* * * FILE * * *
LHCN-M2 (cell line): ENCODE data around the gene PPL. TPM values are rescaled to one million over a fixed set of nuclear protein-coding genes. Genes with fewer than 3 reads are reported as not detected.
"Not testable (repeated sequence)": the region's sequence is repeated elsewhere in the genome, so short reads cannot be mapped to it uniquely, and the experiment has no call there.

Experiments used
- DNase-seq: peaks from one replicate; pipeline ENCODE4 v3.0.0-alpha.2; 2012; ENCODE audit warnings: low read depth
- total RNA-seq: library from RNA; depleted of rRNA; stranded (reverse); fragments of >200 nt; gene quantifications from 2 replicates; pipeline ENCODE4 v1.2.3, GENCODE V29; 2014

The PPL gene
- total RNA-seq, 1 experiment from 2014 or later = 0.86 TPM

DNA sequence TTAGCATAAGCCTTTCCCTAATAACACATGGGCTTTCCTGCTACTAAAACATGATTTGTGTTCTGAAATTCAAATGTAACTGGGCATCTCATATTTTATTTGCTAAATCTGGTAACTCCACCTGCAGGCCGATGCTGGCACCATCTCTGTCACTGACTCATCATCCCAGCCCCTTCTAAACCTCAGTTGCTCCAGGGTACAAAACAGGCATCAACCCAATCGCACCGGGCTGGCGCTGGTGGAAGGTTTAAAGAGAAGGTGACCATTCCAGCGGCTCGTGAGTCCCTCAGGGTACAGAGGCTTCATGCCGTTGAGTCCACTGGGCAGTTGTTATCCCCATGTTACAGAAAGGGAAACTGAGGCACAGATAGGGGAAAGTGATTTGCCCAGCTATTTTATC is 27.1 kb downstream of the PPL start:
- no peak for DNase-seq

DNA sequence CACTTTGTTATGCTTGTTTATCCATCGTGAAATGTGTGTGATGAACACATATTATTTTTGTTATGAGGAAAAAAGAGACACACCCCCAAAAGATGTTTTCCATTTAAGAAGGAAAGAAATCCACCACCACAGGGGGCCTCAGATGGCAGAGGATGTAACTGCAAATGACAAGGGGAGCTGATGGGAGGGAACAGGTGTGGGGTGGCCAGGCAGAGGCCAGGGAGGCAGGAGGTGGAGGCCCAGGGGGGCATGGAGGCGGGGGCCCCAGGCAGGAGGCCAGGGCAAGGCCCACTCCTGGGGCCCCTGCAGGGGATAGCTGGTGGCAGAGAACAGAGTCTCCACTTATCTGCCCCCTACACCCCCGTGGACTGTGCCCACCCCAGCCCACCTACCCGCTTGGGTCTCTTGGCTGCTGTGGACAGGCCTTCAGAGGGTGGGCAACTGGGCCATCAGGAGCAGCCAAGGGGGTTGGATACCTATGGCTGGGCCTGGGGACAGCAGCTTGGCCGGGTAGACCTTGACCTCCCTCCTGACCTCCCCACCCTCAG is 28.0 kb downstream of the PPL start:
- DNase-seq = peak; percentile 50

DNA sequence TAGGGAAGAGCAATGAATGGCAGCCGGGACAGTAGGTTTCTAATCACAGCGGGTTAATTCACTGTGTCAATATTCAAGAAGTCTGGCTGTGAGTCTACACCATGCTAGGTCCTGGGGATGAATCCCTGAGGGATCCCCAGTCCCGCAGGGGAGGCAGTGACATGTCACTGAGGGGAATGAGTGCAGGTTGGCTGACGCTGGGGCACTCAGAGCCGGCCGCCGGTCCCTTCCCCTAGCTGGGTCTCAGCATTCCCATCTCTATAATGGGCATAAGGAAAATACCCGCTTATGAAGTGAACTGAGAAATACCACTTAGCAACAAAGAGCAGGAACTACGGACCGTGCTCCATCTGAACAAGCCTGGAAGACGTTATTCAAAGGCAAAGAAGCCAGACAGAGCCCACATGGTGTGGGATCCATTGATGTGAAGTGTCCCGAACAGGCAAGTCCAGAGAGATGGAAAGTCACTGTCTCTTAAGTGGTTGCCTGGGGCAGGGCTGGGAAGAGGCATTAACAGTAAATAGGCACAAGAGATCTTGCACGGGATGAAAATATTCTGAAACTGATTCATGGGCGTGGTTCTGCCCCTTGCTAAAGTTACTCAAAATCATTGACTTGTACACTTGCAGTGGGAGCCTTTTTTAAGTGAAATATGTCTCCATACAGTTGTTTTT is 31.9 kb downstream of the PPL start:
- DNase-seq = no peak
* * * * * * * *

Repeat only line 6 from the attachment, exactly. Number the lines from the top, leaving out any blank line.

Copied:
The PPL gene